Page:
Bauer pointed to the current controversy surrounding the Getty Museum, one of the potential buyers for the Codex Cardona during the 1980s. The Getty currently has a piece called the “Victorious Youth”—also called the “Getty Bronze”—that an Italian court has recently ordered returned to Italy in the latest of a number of legal disputes about ownership of the piece. It’s only one of a number of recent incidents in which museums and private collectors have been accused of purchasing works of unknown history that rightfully belong to others, usually the nation of origin.
Some of the explanations for the origin of the Codex Cardona that Bauer was given by the people involved with it, Bauer said, were obviously attempts “to construct an origin, a provenance for it, as British or Spanish,” he said. “They were trying to get around the legal entanglements. That’s the only reason that they tried to cook up a history for it.”
Another explanation for the Codex Cardona’s origins that Bauer explored during one of his many trips to Mexico was the claim by one of the book dealers that it had been purchased in pieces from Mexican villagers.
“The bookseller I call Medina [in the book], he told me that it came from ‘out there,’” said Bauer. When pressed, he told Bauer it had come from one of the villages in the valley of Mexico. “He said he got it a few pages at a time over two years.”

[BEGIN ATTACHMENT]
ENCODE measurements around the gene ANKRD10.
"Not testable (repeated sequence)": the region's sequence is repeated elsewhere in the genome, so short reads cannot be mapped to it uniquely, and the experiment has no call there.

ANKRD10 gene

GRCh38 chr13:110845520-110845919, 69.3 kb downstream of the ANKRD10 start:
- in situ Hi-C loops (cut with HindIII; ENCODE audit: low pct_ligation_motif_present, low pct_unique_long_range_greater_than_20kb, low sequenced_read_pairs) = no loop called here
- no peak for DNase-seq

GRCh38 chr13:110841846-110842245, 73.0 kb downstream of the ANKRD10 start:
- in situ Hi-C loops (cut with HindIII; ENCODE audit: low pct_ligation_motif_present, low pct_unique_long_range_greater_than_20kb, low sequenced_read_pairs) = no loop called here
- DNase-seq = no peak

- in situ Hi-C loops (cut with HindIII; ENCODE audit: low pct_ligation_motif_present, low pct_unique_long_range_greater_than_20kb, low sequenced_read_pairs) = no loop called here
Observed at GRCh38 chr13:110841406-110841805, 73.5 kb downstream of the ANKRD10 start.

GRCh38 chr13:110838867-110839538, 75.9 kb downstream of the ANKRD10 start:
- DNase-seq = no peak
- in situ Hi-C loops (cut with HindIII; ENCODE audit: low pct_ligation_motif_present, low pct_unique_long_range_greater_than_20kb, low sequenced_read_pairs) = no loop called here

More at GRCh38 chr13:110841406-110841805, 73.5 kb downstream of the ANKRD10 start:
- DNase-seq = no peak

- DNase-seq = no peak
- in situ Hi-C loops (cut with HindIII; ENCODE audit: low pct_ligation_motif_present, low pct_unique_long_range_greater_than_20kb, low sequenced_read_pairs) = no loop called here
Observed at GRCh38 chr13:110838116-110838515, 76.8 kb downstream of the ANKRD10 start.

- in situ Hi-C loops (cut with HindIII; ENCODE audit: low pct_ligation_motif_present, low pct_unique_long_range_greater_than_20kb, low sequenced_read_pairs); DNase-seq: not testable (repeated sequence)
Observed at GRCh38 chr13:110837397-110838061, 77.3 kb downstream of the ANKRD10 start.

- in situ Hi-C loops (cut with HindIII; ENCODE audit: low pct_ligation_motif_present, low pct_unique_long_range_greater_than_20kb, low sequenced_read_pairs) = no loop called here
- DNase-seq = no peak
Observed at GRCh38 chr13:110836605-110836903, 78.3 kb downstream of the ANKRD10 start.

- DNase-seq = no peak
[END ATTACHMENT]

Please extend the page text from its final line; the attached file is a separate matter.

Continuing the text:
Bauer wasn’t buying it. He’s not that gullible.
“That’s a completely implausible story,” he said. “If I was a rare-book dealer and somebody brought me 12 pages of this”—he held up color photographs of pages from the Codex Cardona—“I’d say, ‘Let me see all of them! I’ll pay you more!’” Bauer huffed at the very idea. “I certainly wouldn’t wait for more, especially when whoever had them might sell them elsewhere.”
Another possibility is that the man who tried to sell the Codex Cardona in the United States, a man we’ll call the Architect, found it himself. The Architect was involved in redeveloping Mexico City, both demolishing and restoring the original structures. With all that excavation, “he could have found it there,” Bauer said. “It’s not impossible. It might have been found in some convent where it was made in the 16th century.”
But that still doesn’t answer the question of why a document created for the Spanish king never left Mexico. It’s more likely than the version both the Architect and the bookseller Medina put forth about the Codex Cardona coming from a Mexican village, though, which Bauer dismissed out of hand. “It doesn’t make sense to anyone who’s ever seen a peasant hut in a village in the valley of Mexico. It wouldn’t be found in a village, unspoiled.”